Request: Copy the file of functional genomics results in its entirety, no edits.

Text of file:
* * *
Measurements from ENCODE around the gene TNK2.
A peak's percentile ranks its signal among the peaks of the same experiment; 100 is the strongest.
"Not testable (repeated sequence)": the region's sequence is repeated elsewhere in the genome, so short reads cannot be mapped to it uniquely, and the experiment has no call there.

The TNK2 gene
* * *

Measurements from ENCODE around the gene TNK2.
A peak's percentile ranks its signal among the peaks of the same experiment; 100 is the strongest.
"Not testable (repeated sequence)": the region's sequence is repeated elsewhere in the genome, so short reads cannot be mapped to it uniquely, and the experiment has no call there.

The TNK2 gene